How did you fish?
100% of the fishing was walk and wade, and it was all accessed by a Robinson R44 helicopter. As of right now, the program has about 50 different beats on four major river systems and a few smaller tributaries. Flight times varied from 10 to 30 minutes. Each day the helicopter would fire up at about 8:30 AM to take the first two anglers and their guide to their beat, immediately returning to pick up the second group. At the end of the day (approx. 4:30-5:00 PM) reverse commute would happen. The goal was to have everyone back at the lodge by about 5:30 or just about an hour before dark. Once the helicopter dropped us off, the guide and two clients were on their own for the day. We would fish upstream to the next designated pick-up spot. As the program is still new, they are still trying to figure out just how long each beat needs to be. This will always be a moving target because some days you may be able to spend hours in one pool and every pocket will hold a fish. On other days when fishing is slower, you will need to cover more ground to find them. For this reason, I think it will be really important to travel with a fishing partner with similar physical abilities.
Although the rivers in the entire region are similar, each beat had different characteristics. Some had more gravel bars, sand banks, and big pools making for relatively easy going and others were full of large boulders and required swimming the river on one or more occasions to continue moving upstream. A good percentage of our fishing was sight fishing with floating lines and large streamers or skaters but would also spend time blind fishing likely spots and well as rugged pocket water.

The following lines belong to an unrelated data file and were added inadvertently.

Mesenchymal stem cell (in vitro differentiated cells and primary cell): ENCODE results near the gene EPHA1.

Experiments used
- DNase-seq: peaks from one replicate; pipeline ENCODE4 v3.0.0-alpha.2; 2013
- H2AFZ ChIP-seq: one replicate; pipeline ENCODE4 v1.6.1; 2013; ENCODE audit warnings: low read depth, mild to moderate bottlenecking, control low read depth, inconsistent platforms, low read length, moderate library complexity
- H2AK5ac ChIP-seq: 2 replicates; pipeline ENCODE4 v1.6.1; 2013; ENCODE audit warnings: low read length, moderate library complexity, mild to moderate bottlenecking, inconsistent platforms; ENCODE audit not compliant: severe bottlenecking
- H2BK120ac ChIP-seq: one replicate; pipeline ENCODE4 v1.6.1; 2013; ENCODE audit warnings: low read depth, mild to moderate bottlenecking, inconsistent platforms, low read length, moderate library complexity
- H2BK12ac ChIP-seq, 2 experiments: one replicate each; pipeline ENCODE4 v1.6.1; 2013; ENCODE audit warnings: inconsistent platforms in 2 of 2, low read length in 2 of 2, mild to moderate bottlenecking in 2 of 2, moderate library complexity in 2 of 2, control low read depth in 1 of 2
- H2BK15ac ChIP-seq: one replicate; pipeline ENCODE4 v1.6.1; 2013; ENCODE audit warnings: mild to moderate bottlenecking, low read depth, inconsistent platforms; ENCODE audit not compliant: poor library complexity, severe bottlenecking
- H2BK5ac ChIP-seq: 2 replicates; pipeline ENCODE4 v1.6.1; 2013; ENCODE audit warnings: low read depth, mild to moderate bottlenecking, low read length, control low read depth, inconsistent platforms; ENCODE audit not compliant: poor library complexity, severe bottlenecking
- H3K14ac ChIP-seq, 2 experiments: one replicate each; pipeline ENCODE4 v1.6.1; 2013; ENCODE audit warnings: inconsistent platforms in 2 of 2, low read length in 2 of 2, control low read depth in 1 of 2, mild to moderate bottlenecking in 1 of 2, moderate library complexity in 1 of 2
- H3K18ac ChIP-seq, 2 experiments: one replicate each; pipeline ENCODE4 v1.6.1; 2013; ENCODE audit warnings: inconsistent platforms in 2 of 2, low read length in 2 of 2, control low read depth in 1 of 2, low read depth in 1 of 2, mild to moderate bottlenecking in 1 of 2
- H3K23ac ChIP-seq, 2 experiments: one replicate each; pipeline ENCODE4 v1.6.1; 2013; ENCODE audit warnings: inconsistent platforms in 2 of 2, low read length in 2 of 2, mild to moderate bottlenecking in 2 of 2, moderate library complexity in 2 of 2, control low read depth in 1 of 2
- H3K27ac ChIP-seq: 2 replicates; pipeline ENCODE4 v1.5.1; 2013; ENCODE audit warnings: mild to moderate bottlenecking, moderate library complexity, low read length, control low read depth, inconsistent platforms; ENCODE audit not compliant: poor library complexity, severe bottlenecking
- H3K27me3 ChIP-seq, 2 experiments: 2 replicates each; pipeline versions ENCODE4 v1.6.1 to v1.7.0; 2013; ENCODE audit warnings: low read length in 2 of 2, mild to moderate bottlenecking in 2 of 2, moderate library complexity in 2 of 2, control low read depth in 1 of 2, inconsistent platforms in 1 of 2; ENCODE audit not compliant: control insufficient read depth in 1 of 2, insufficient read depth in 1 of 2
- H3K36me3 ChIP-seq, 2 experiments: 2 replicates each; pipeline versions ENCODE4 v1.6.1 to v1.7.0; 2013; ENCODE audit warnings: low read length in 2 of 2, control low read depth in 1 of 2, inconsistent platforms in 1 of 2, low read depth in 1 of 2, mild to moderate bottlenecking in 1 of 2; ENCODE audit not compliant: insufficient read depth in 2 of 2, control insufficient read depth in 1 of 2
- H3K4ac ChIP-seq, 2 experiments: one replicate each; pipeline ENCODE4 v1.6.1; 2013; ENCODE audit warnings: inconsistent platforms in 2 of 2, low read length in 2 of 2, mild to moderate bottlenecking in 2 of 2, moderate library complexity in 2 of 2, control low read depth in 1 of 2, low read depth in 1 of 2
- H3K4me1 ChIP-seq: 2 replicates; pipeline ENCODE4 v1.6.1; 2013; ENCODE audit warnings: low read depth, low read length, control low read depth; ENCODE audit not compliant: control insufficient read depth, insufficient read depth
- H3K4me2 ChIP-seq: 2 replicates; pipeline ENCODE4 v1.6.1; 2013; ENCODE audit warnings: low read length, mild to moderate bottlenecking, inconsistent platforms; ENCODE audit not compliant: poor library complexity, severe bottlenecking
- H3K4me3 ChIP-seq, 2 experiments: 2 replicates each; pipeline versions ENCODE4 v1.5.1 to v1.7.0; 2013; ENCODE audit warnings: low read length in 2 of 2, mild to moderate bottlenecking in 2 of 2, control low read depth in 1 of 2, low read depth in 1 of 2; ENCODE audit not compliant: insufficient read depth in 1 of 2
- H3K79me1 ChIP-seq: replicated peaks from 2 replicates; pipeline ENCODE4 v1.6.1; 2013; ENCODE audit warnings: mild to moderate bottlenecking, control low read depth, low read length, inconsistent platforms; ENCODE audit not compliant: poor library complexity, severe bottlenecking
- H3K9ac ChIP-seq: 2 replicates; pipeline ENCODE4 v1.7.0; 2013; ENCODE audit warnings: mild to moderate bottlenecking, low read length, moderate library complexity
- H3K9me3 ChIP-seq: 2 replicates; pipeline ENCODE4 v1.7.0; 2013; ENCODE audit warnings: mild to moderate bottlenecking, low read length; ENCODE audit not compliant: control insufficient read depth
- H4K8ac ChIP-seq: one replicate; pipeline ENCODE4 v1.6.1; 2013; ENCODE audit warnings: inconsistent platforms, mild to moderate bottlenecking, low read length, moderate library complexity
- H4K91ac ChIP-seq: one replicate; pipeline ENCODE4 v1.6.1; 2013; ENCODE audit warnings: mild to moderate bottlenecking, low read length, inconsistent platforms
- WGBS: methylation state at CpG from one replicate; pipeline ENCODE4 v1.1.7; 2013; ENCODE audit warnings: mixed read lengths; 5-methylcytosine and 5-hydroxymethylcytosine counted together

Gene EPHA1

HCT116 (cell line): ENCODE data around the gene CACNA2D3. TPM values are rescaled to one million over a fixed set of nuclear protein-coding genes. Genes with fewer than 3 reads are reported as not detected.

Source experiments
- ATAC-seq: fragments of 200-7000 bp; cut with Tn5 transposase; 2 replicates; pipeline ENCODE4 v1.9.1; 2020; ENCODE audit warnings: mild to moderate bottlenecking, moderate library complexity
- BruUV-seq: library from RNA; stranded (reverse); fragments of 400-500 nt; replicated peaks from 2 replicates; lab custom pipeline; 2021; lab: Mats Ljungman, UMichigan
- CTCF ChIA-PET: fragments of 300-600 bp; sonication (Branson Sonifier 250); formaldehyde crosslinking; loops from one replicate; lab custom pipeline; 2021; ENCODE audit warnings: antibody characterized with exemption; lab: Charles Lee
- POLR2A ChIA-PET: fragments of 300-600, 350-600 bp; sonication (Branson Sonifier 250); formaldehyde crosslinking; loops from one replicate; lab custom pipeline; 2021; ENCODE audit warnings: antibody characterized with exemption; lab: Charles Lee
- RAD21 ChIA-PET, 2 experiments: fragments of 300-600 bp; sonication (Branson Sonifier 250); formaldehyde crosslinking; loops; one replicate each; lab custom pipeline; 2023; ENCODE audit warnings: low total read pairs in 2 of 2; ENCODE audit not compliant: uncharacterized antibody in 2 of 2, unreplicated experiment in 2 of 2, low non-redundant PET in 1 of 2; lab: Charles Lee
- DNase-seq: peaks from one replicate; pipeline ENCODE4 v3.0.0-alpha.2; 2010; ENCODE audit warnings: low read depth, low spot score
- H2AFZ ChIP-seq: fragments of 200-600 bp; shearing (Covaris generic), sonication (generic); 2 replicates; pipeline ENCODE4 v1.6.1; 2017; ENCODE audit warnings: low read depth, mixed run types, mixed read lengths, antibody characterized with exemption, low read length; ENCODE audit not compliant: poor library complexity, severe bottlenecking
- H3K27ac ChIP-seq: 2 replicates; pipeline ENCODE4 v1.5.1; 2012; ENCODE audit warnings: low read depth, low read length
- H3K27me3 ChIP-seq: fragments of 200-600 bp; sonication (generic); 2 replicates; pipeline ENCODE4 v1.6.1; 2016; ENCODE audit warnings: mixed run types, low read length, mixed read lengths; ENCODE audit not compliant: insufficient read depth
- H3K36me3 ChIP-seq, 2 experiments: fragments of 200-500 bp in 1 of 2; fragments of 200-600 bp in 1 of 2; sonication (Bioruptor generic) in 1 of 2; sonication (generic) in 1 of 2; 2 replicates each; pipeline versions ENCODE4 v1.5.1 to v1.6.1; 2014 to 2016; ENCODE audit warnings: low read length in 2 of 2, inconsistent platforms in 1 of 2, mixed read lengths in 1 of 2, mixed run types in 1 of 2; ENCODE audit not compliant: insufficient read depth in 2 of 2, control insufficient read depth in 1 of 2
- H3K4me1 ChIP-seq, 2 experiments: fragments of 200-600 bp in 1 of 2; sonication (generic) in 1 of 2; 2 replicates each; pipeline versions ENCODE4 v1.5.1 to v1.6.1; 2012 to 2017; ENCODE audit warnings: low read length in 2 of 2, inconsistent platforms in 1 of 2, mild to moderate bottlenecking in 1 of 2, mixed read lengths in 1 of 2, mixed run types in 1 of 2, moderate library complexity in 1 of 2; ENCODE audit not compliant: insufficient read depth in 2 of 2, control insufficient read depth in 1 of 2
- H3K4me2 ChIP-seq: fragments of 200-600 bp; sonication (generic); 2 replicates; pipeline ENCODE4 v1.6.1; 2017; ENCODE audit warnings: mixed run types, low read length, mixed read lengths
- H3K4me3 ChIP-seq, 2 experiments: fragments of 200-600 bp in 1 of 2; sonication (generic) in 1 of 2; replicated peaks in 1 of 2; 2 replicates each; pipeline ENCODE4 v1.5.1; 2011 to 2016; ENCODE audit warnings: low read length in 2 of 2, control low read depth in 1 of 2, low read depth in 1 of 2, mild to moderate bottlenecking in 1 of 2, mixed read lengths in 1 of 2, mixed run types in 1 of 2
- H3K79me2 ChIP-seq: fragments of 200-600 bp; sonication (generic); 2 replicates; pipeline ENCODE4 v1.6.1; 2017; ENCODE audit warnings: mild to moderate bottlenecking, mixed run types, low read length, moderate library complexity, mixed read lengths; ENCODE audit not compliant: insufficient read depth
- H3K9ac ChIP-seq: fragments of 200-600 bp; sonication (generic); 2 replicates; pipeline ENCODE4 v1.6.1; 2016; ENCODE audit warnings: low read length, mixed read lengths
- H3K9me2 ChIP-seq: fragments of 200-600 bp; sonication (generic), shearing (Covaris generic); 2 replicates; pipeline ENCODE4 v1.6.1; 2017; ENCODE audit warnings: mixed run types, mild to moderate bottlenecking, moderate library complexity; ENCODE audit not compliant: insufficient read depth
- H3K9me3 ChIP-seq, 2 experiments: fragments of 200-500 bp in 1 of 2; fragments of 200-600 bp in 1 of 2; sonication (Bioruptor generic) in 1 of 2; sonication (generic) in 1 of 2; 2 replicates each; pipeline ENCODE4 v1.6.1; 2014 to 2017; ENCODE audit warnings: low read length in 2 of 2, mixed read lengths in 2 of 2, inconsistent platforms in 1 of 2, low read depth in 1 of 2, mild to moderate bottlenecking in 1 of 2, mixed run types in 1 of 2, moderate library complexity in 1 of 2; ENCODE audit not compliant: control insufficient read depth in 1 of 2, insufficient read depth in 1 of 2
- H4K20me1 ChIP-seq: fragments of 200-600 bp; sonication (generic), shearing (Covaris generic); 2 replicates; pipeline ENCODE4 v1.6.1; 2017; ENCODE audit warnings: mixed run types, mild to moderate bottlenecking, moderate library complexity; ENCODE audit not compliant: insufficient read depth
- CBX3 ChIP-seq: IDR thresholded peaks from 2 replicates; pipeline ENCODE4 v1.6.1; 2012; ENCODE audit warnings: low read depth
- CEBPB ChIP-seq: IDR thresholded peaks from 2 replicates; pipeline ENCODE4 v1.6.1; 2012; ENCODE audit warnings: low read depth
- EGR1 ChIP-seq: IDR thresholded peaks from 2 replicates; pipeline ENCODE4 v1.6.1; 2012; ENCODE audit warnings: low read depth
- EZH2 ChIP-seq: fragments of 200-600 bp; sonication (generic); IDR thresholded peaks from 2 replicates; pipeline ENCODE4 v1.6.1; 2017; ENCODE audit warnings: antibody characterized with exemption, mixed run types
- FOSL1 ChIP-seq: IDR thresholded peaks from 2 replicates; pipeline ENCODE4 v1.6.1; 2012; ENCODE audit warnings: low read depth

Where did you stay?
We stayed at Pluma Lodge. To accommodate the four extra guests on the trip they have added an extra dining room and single cabins just for the helicopter guests. Each cabin has its own bathroom and shower, and they have good space for gear storage. Like all the Taimane destinations the accommodations are quite nice, especially considering where you are. One thing to note is there is no AC. They do have ceiling fans and most nights cool off to make it comfortable but there will be nights that stay quite warm.
What equipment did you use?
For this trip, I took two new Sage R8 Cores, an 8-weight, and a 9-weight. I loaded both with RIO Jungle lines in floating and floating with a clear intermediate tip. This was my first experience with the new R8s. I had planned to go back and forth from 8 to 9, but after spending a bit of time with each the 8-weight loaded with the clear intermediate head was the ticket for me. Before the trip, several people I really respect told me they really liked this new rod, but I was a total fan of the X and didn't really think I would be able to tell the difference. Much to my surprise, I could absolutely tell a difference. I am not the best at describing rod actions, but my feeling is that the R8 is a bit slower but even more powerful than the X. When I took my time and got it loaded right it was totally effortless. To me, it was the closest thing to the feeling when you get a Spey cast just right (only much easier). I used the Sage Spectrum Max reel on both rods. One thing I like about it is that it is light. This is not a place that requires a big beefy reel, and you are casting a lot so having a light set up just makes the day more pleasurable. My business partner Ken Morrish also hooked me up with some prototypes of his soon-to-be-released RIO Morrish Skate Rats. They are really large, they cast easily, and I am happy to report the dorado loved them!
Tsimane Heli Fishing, Bolivia
Explore magical and untouched places where few humans have set foot.